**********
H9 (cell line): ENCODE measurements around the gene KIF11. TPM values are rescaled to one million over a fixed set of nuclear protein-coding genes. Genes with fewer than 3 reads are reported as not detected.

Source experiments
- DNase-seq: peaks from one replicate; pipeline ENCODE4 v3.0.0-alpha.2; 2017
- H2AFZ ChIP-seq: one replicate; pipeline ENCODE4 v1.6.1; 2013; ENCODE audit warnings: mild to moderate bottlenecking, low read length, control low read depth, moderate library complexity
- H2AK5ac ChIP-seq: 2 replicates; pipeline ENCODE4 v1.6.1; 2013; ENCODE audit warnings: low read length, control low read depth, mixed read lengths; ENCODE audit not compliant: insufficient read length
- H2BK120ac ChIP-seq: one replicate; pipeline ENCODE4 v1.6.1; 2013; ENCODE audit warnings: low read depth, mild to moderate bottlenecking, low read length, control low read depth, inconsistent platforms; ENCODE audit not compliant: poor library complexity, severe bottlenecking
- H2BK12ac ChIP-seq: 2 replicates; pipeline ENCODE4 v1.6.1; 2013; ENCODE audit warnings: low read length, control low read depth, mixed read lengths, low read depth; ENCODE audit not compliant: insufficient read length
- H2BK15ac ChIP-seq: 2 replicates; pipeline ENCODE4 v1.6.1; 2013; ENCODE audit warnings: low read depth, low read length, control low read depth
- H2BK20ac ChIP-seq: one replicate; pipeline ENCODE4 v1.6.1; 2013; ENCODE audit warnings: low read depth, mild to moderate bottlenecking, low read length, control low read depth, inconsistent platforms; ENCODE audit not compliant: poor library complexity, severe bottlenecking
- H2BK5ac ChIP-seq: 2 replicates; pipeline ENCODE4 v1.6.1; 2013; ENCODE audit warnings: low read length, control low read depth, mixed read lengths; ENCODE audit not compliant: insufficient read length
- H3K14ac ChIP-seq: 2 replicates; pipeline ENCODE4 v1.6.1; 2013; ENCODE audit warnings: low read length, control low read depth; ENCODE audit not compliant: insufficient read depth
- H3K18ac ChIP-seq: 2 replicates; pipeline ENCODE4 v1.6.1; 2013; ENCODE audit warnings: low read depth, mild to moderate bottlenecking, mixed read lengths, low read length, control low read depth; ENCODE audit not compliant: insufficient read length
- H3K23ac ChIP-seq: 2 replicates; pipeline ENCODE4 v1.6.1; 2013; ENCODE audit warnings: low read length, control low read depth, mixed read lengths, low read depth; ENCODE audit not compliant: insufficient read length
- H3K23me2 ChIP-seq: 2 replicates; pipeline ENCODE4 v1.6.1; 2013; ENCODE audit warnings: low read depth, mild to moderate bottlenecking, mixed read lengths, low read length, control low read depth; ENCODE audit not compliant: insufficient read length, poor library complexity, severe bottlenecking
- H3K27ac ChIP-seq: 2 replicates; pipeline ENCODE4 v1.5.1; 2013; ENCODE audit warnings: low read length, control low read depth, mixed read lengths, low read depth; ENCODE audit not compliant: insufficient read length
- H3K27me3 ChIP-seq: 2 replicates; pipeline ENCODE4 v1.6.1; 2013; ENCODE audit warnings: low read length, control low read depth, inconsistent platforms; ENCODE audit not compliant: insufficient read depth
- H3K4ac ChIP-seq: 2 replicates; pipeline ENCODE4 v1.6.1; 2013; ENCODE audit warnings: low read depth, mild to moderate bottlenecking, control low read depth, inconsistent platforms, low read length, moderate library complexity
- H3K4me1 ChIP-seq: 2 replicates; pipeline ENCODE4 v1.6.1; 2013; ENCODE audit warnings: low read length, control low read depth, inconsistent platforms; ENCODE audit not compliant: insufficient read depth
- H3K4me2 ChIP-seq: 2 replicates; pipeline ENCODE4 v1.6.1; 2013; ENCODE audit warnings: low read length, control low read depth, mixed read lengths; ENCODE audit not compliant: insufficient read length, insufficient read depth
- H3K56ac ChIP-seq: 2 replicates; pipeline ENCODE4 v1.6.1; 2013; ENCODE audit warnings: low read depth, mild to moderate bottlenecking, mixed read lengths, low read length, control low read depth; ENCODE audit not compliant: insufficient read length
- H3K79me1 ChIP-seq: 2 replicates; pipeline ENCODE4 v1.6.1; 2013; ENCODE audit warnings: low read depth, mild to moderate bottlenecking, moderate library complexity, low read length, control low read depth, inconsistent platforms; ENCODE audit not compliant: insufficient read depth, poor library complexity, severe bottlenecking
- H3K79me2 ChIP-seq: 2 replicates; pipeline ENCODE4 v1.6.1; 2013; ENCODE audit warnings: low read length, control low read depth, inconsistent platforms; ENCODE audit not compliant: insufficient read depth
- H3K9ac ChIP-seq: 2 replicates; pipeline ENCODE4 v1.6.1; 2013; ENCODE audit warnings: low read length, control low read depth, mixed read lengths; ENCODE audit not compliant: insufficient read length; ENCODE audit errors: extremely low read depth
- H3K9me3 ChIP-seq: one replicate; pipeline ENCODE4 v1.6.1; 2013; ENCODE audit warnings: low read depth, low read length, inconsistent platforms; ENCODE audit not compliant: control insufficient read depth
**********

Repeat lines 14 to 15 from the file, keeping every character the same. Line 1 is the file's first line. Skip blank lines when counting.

- H3K23me2 ChIP-seq: 2 replicates; pipeline ENCODE4 v1.6.1; 2013; ENCODE audit warnings: low read depth, mild to moderate bottlenecking, mixed read lengths, low read length, control low read depth; ENCODE audit not compliant: insufficient read length, poor library complexity, severe bottlenecking
- H3K27ac ChIP-seq: 2 replicates; pipeline ENCODE4 v1.5.1; 2013; ENCODE audit warnings: low read length, control low read depth, mixed read lengths, low read depth; ENCODE audit not compliant: insufficient read length